The remains of World War II marines that died aboard the USS Oklahoma in Pearl Harbor will be returned to Hawaii for a ceremonial burial.
Yesterday, we remembered the brave sailor that died on the USS Oklahoma in Pearl Harbor. Their remains were returned to Hawaii to take part in a large honorary burial ceremony.
Military Effort to ID Sailors Aboard USS Oklahoma
According to Fox News, the Defense Prisoner of War and Missing in Action Accounting Agency (DPAA) began the difficult job of identifying the remains of individuals who were aboard the USS Oklahoma.
Unfortunately, the massive military ship sank during the Dec. 7, 1941, attack on Pearl Harbor, in Hawaii. The USS Oklahoma was at Ford Island at the time.
The USS Oklahoma sustained multiple torpedo hits, causing it to capsize and resulting in the death of 429 crew members.
In the following three years, from December of 1941 until June of 1944, the DPAA recovered and buried the remains of the military personnel at the Halawa and Nu’uanu Cemeteries in Honolulu, Hawaii.
In 1947 the Schofield Barracks in Honolulu began the task of trying to identify the sailors. They successfully pinpointed 35 men that were aboard the USS Oklahoma when torpedos hit it.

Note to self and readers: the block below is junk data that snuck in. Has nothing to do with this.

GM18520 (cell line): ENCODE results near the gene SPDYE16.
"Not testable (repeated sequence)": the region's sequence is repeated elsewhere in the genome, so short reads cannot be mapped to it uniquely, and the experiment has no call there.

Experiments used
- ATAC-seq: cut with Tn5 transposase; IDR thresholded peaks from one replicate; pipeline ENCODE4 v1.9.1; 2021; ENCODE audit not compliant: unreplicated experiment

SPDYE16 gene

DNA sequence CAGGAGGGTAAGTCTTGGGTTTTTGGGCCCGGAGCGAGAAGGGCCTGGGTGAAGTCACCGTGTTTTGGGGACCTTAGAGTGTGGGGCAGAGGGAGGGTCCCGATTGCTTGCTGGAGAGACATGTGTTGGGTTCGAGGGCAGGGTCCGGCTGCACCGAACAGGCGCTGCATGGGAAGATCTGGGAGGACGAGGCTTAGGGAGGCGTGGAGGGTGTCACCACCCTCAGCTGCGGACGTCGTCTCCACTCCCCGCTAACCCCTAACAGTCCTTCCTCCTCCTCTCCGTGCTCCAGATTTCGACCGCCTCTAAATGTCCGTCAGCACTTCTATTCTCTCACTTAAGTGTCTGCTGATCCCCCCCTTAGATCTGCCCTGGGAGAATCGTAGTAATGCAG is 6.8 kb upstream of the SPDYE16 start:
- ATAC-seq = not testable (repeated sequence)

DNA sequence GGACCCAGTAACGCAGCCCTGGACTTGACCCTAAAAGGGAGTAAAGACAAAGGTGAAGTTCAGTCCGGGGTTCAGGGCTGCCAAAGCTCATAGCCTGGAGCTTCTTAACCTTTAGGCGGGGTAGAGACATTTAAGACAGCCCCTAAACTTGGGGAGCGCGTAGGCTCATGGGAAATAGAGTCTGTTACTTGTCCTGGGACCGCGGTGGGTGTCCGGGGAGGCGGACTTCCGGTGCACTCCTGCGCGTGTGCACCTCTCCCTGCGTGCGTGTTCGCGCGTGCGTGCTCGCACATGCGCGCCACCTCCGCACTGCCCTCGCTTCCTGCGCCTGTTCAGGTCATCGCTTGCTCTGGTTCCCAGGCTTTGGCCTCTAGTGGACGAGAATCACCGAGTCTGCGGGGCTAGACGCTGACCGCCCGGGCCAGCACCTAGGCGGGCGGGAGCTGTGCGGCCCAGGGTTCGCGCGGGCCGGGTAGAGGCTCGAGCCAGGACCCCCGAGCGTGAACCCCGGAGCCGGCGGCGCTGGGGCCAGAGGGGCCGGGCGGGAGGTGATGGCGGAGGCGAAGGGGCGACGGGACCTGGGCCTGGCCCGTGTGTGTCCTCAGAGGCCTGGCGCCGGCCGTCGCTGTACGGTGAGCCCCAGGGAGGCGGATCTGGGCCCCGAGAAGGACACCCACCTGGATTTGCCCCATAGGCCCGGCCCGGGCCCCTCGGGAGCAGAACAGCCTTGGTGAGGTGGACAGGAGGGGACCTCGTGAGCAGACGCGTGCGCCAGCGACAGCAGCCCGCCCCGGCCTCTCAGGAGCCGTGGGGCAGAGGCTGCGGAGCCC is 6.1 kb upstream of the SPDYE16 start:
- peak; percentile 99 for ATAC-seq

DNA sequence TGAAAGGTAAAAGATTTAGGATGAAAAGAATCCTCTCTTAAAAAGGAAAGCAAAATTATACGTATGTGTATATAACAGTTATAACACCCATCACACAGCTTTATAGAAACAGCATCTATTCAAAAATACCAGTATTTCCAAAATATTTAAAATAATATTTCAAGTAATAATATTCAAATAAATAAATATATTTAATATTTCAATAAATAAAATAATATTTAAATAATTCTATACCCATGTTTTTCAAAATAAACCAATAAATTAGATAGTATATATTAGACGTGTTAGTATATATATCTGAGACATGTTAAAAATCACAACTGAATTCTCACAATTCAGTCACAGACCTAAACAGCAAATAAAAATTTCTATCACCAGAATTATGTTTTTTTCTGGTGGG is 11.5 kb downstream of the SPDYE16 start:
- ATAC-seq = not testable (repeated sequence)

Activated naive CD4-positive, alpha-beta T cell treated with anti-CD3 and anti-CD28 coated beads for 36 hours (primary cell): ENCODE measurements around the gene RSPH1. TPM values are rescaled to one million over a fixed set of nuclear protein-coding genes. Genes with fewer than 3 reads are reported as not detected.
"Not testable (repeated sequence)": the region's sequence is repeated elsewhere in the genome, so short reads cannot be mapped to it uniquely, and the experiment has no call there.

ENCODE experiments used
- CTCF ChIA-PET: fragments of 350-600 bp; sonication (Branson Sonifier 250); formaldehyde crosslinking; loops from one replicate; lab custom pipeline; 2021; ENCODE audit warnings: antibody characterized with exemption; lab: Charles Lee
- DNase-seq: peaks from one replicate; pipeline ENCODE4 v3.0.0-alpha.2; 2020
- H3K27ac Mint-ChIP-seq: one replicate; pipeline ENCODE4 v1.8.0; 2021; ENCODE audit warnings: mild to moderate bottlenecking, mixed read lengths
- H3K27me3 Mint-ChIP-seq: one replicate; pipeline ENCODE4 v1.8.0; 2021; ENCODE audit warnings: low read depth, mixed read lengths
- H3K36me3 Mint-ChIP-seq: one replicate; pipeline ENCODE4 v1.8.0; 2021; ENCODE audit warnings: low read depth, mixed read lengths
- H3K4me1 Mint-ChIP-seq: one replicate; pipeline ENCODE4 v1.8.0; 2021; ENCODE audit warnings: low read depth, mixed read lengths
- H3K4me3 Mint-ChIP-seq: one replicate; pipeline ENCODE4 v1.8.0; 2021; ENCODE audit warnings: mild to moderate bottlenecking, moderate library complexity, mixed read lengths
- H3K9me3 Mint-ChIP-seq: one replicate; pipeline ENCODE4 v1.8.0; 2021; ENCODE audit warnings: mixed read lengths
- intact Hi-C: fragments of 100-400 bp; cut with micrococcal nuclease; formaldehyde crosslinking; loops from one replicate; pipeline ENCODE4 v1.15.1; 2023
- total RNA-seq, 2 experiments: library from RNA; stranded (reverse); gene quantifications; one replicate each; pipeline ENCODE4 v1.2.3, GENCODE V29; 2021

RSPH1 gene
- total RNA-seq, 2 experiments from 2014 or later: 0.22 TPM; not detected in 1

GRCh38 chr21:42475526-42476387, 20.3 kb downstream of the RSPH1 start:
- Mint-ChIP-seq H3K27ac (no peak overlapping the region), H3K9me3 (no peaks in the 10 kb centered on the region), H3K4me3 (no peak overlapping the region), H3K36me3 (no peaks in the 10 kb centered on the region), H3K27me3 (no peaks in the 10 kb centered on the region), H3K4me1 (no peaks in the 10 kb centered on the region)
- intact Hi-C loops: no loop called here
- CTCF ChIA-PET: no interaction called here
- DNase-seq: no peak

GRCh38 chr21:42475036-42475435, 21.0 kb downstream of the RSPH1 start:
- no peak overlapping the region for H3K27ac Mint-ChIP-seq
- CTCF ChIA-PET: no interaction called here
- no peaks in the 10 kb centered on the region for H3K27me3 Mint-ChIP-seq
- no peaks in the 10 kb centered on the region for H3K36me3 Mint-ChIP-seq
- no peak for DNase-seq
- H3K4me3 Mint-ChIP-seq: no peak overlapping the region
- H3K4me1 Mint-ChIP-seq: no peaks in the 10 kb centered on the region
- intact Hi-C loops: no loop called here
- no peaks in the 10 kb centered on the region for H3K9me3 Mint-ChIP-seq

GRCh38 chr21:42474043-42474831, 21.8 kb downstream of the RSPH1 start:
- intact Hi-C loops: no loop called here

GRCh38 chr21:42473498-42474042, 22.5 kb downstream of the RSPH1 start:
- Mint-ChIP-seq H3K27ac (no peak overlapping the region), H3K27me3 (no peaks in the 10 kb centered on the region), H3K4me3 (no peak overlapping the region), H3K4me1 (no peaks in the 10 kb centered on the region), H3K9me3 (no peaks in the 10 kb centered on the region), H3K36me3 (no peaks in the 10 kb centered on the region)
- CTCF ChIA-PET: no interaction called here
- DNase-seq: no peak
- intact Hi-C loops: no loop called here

New Technology Led to Better Result
In the summer of 2015, the DPAA conducted a second, more thorough effort with newer technology. Anthropologists with the agency on the Offutt Air Force Base in Nebraska began the tireless work at analyzing more than 13,000 bones to try and identify them as the missing soldiers and Marines.
Furthermore, after the agency positively distinguished the remains, they reached out to the family members for DNA. This will help aid the process through testing. The news source notes that without the DNA testing, the project would not have been nearly as successful.
So, how successful was the 2015 effort? Well, the project reveals that they have identified 388 individuals on board the USS Oklahoma to date. That is nearly 86 percent of the sailors that were on the vessel at the time of Pearl Harbor.
The DPAA hopes to identify up to 90 percent of the USS Oklahoma’s crew by the end of the project. The director of the agency, Kelly McKeague, was proud of the agency’s work and its ability to provide closure to the families of the missing Marines.
The military had to reschedule the ceremony until June 2 in Hawaii. The remains of the military personnel were delayed due to “military aircraft mission requirements”. In addition, the DPAA has rescheduled Honorable Carry ceremonies in Hawaii and Nebraska to honor the crewmen as well.
According to KHON 2, the remains will now be buried at the National Memorial Cemetery of the Pacific. The DPAA has scheduled the ceremony on the 80th anniversary of the attack on Pearl Harbor later this year.